In between writing, illustrating, reviewing, and research, I have been working on marketing my books. It is something that I wish I could spend more time doing. No matter how good a book is, it will not sell on its own.
I have worked diligently on setting up my website and blogging when I get the chance. I created Facebook and Goodreads pages to get as much information out via the internet. Now it is time for me to work on my pitch sheets.
A “pitch” sheet, also called a sell-sheet, is an overview about the author and their book being pitched. Like a mini-proposal, it is a simple, easy-to-read, one-page information sheet; focusing on the single title, or series, you are pitching to a particular publishing house. A one-sheet is a similar document that gives information on all the works of an author. Author Kaye Dacus has a nice post about them on her site.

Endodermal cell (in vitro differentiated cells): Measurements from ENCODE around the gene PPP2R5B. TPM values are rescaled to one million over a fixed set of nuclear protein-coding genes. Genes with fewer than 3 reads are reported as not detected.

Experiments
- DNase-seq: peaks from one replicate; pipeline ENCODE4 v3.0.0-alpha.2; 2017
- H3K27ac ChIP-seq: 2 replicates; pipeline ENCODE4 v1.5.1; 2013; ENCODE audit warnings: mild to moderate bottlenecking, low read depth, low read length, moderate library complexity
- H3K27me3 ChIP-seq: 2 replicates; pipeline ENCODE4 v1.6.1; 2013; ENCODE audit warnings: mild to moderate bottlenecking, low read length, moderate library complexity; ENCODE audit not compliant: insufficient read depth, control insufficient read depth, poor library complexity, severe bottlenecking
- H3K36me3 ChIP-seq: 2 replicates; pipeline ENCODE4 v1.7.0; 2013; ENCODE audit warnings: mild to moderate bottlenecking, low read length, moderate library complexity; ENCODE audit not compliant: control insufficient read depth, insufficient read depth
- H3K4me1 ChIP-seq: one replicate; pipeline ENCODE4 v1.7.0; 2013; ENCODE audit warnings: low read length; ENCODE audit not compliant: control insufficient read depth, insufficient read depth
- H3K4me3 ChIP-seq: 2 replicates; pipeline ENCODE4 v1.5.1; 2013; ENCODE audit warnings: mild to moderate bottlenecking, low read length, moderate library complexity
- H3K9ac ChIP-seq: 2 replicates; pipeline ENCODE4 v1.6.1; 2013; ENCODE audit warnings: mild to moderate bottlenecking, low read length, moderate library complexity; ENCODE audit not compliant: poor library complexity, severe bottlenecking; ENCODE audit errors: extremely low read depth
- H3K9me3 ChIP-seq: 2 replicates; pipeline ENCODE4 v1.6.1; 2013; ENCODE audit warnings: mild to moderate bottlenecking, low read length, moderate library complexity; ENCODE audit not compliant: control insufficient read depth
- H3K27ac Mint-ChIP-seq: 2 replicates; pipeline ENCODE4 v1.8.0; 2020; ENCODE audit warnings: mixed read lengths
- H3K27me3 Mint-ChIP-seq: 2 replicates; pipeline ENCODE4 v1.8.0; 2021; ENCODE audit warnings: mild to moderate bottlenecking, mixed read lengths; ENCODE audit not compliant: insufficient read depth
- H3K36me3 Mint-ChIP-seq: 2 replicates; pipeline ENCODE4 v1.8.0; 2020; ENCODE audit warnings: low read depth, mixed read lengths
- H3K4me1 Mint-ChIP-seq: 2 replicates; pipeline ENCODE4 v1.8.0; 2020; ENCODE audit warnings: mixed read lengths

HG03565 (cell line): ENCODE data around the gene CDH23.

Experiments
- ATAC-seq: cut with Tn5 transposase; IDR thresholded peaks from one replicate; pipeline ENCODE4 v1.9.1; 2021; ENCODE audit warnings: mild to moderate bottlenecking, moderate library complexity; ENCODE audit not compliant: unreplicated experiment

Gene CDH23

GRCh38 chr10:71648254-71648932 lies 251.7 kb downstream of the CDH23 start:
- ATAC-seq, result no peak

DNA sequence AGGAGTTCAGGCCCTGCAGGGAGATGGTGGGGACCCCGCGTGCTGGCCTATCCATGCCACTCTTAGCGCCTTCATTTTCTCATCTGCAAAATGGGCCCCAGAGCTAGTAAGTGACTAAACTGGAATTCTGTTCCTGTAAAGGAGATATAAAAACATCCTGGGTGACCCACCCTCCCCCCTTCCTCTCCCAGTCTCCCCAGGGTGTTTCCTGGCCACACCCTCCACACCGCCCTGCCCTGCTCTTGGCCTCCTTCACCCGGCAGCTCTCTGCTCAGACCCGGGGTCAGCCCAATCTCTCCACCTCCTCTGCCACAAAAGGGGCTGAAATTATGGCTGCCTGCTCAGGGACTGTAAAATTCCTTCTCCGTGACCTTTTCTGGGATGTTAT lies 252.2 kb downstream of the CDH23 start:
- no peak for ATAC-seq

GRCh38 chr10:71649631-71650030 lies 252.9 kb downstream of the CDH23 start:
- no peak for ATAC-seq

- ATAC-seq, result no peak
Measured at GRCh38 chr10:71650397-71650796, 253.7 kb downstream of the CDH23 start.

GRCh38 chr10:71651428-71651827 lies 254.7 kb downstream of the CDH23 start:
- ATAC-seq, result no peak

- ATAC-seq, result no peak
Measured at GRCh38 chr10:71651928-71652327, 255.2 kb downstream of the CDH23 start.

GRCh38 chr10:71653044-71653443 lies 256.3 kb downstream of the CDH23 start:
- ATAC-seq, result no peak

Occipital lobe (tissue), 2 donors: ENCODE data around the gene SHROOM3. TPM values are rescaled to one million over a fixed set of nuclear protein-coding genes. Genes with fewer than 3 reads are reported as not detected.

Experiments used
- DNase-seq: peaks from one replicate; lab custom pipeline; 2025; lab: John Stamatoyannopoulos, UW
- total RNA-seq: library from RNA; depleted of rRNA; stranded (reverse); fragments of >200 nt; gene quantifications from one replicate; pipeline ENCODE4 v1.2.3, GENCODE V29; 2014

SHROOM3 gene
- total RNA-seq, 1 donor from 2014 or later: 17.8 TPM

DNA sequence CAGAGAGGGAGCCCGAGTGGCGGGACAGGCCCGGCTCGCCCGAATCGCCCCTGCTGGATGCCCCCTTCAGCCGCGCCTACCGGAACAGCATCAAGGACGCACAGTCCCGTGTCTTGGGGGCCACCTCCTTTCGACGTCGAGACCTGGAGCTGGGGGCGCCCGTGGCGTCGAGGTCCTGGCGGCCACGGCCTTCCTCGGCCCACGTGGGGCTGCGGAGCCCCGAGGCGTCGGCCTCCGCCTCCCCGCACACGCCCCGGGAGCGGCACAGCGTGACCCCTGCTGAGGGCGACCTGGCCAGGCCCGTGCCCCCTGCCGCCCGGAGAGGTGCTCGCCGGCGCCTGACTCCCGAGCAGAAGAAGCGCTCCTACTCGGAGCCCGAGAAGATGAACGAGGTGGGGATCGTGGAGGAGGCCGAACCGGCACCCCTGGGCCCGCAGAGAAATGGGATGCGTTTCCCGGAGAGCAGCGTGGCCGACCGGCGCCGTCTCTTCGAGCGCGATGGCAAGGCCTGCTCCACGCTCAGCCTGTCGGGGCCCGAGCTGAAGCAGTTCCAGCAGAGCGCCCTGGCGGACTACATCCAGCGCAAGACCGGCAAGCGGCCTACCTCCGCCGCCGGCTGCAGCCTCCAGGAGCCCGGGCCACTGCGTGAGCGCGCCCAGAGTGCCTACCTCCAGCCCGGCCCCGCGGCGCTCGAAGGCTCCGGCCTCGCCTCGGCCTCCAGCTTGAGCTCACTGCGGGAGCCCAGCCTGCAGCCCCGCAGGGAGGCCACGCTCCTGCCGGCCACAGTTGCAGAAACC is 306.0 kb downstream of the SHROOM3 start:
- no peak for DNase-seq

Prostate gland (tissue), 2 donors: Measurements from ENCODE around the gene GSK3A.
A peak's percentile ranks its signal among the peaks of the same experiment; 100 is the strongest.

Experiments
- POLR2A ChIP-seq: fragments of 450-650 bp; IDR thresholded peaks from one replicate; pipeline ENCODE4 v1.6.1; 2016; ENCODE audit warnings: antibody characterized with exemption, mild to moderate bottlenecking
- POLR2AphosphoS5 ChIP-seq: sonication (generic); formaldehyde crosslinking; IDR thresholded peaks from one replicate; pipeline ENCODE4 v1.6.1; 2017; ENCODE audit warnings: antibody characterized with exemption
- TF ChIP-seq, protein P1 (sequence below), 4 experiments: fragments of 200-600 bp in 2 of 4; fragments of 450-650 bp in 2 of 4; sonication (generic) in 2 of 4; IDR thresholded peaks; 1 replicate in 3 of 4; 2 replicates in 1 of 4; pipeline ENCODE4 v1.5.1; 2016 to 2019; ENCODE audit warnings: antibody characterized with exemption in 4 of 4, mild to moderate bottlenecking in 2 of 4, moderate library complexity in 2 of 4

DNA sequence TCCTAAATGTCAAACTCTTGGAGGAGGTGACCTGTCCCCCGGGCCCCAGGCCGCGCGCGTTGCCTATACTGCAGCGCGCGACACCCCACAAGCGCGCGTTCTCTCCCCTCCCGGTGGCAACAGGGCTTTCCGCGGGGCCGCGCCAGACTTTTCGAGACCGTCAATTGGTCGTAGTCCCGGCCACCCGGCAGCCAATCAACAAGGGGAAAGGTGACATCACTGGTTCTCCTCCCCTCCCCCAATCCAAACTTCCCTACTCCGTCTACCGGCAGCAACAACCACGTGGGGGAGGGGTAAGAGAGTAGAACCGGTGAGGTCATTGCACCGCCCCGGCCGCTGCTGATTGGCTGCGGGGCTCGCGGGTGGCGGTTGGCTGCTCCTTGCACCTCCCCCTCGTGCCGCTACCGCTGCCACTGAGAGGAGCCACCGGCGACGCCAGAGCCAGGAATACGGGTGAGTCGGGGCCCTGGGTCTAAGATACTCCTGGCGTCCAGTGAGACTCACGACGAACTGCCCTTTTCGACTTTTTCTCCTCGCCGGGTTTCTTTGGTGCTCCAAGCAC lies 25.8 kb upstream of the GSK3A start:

Here is an example of my pitch sheet for A Tale of Two Squirrels:
As you can see, they do not need to have a lot of flare, but color can help. Many authors use them as a leave-behind after editor pitch sessions at conferences. They also come in handy when you want to have your book reviewed or when you marketing your works at the local bookstores.
My biggest difficulty with marketing is feeling comfortable selling myself. I try to be humble and down-to-earth, and using a one-sheet or pitch sheet can really help display your quality of work without coming off as pretentious.